Fear Street | Iconic Toronto Movies | Tune In or Turn Off

Fear Street Goes from Teenage Novels to Gory Trilogy

- by Alex Hudson


MIGHT REMEMBER from your childhood. Although R.L. Stine’s series of horror novels contained some scary themes and violence, they were still young adult books targeted at teenage audiences.

Director Leigh Janiak’s new trilogy of Fear Street films, on the other hand, aren’t for the faint of heart. Tweens get brutally murdered, there are numerous graphic stabbings, and one particular­ly memorable scene finds a disgusting new use for a bread slicer. The three slashers — Part 1: 1994, Part 2: 1978 and Part 3: 1666 — were released on Netflix on consecutiv­e Fridays in July, adding up to what’s perhaps the most memorable film event since theatres closed last spring.

Janiak tells Exclaim! that Stine has been a strong supporter of her gruesome vision for Fear Street. “He loved it and was so excited about it,” she says. “I think there was a comment of it being a little more brutal than the books, but he was happy about it.”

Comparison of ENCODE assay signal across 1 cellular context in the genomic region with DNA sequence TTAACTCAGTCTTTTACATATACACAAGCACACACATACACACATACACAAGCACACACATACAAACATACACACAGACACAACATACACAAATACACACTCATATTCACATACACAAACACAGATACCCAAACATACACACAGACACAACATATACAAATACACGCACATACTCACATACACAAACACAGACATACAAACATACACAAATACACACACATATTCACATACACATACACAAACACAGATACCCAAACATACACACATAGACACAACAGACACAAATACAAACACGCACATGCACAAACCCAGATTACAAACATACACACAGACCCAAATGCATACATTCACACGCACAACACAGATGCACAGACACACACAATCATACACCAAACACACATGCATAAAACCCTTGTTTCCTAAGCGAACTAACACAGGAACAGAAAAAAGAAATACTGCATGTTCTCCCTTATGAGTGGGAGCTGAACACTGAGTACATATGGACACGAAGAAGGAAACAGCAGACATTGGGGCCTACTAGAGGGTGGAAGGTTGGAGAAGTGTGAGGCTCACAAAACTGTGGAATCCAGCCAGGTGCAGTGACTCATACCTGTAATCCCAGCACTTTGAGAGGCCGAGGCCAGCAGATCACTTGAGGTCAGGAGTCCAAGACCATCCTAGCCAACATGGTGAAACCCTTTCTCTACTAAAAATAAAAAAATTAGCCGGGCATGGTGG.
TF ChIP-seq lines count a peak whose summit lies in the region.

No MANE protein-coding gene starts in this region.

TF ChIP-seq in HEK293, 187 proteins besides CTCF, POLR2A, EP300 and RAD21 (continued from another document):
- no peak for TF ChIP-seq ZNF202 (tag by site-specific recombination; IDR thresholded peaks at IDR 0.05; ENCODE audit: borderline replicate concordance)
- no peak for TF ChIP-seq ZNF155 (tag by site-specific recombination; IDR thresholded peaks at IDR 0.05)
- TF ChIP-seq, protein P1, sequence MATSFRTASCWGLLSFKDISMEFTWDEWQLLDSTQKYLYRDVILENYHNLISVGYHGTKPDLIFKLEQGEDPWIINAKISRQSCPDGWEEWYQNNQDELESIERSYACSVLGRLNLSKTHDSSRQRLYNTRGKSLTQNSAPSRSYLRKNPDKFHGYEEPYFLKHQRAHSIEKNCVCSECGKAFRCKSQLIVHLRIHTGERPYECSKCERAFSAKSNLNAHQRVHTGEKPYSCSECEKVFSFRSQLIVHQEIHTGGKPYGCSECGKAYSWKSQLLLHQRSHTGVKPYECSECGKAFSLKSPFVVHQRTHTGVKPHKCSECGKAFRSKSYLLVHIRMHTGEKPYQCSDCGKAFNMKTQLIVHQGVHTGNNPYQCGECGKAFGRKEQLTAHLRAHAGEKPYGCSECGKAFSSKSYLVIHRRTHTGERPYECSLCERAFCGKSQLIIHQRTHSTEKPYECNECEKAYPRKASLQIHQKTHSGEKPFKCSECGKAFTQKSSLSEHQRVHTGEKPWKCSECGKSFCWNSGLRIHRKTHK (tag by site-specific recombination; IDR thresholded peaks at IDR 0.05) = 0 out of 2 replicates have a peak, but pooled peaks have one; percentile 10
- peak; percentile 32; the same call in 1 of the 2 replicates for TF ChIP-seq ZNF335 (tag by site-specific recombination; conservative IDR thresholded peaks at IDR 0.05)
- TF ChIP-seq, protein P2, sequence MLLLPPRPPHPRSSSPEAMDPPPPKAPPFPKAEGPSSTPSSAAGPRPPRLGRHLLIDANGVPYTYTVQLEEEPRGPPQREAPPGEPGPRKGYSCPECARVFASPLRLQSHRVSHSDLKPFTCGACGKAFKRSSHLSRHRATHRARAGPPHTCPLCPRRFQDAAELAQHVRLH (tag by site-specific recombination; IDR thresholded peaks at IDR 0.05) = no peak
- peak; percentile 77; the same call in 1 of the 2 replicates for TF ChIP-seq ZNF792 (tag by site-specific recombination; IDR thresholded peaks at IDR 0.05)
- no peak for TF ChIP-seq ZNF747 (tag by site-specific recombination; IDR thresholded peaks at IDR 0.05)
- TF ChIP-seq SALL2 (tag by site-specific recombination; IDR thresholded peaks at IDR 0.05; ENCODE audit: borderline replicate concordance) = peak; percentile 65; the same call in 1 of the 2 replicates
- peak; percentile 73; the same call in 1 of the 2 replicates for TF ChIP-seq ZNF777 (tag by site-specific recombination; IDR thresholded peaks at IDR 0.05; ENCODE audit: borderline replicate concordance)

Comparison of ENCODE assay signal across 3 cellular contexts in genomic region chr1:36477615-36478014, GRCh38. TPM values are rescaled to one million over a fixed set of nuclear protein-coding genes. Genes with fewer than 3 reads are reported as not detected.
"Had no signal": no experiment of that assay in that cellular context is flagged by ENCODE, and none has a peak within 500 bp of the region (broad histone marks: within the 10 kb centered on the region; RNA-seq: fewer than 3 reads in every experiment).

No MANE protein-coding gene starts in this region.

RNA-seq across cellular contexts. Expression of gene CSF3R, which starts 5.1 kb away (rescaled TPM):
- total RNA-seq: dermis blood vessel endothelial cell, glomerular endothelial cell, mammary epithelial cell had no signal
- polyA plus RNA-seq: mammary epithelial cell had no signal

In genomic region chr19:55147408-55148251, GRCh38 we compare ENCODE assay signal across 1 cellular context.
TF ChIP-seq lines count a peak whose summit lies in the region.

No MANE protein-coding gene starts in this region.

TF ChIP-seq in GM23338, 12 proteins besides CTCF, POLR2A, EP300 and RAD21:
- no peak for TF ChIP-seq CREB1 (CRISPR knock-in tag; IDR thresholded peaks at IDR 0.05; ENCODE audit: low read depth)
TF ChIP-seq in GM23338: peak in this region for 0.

Stine initially expressed his enthusiasm to

Janiak via his representa­tives, but the filmmaker finally met the author when filming the folk horror segment of Part 3: 1666. “We were at this village in the middle of nowhere in Georgia, and it was this big fangirl moment for me,” Janiak remembers, laughing with embarrassm­ent. “I remember I was just so sweaty and gross. I was like, ‘Oh no! This is moment when I’m meeting R.L. Stine!?’ But it was lovely. He was very nice, and since then I’ve interacted with him a few times and he’s been very, very nice about the movies. It’s a big relief.”

As a teenager in the 1990s, Janiak was a big fan of the Fear Street books (she says she was a little too old for Stine’s other horror series, Goosebumps). Those youthful memories inspired the Scream- worshippin­g nostalgia of Part 1: 1994, while her love of early slashers informed the summer camp bloodbath of Part 2: 1978.

Having establishe­d a seemingly boundless Fear Street cinematic universe, Janiak is already looking for new eras to explore. It’s not too much of a spoiler to say that the ending of her trilogy leaves the door open for further sequels.

“I think that there’s a lot of room for amazing standalone movies that maybe follow some of the killers that we’ve hinted at or didn’t have time to explore,” she muses. “There’s definitely a bit of open-ended room for the next thing.”

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